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P.S. I realised after posting last time I’d mislabelled nasturtiums as nicotiana. Don’t suppose anyone noticed, but if you did, sorry!

Autumn Block 53 (and allotment)

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Finished this a while ago, but I’m a bit all-over-the-place craftwise. I think I’ve now 11 left to make. I’ve now used up the last of the olive green rosehip fabric which I’m pleased with as it would be a shame to waste it. Getting the other pieces to match was a bit of a struggle but the fussy-cut pumpkins came to the rescue again. I slightly dread to think how many blocks I’ve used that fabric in; maybe it’s not as many as I think…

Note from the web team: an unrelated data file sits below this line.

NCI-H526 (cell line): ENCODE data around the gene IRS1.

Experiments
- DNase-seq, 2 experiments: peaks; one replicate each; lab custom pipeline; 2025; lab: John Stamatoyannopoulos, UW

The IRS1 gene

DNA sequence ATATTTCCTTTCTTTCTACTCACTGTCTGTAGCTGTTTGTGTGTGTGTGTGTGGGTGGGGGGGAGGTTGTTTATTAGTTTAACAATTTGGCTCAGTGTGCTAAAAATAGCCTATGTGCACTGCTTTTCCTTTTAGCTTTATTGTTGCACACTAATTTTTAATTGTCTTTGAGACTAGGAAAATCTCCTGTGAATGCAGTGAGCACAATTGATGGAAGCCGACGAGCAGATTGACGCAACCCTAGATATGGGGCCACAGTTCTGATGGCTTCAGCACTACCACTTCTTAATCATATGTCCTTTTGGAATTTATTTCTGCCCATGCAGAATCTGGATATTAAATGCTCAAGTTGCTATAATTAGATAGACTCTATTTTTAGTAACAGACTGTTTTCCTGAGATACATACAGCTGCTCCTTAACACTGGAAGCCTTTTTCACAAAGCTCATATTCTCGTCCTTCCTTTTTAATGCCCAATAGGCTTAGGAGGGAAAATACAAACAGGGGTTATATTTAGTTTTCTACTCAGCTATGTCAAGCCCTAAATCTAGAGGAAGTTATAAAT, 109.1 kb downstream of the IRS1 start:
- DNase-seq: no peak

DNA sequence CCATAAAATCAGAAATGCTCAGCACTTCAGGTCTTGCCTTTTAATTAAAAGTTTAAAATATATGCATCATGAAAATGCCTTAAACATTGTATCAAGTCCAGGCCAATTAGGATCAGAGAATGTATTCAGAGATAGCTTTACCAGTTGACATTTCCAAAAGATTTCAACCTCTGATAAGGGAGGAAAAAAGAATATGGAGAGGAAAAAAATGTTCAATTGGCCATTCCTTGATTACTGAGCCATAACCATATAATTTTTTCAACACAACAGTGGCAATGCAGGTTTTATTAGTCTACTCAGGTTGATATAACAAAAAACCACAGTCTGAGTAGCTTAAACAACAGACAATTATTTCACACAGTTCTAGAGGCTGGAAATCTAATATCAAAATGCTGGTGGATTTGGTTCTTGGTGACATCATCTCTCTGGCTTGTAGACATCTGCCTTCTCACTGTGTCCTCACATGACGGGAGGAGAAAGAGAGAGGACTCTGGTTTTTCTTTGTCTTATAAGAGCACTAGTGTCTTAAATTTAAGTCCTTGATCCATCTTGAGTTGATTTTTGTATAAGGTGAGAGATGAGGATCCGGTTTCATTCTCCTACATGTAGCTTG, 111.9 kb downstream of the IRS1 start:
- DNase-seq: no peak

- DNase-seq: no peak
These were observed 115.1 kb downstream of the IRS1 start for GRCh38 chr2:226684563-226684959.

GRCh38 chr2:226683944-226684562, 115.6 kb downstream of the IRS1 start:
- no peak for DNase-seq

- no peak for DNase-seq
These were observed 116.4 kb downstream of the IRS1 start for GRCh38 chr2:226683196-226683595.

I’ve finished the LeMoyne Star placemat and sent it down to my parents on Saturday, so it won’t have arrived yet. I’ll wait to post about it until Mum’s received it! I may alternate and do one autumn block, one placemat, that will keep my interest piqued (I hope). However, I’m doing a lot of knitting and finding time at the weekend to design a new autumn block is proving to be tricky because I’m spending a lot of time in the allotment. So many weeds, so little time! We’ve visitors coming for tea on Sunday p.m. so I’ll no doubt be doing mad tidying and cleaning beforehand. This is how my mind workds – in preparation for that I have finished the front of one of the two jumpers I’m knitting, so I can put it away and it’s one less thing cluttering up the table in our living room! I really don’t like the jumper but have now ‘only’ the sleeves to do, so I’ll go back to them later, probably next year. I want to finish my multi-coloured jumper first, then start on a cardigan I’m knitting Dad for Christmas.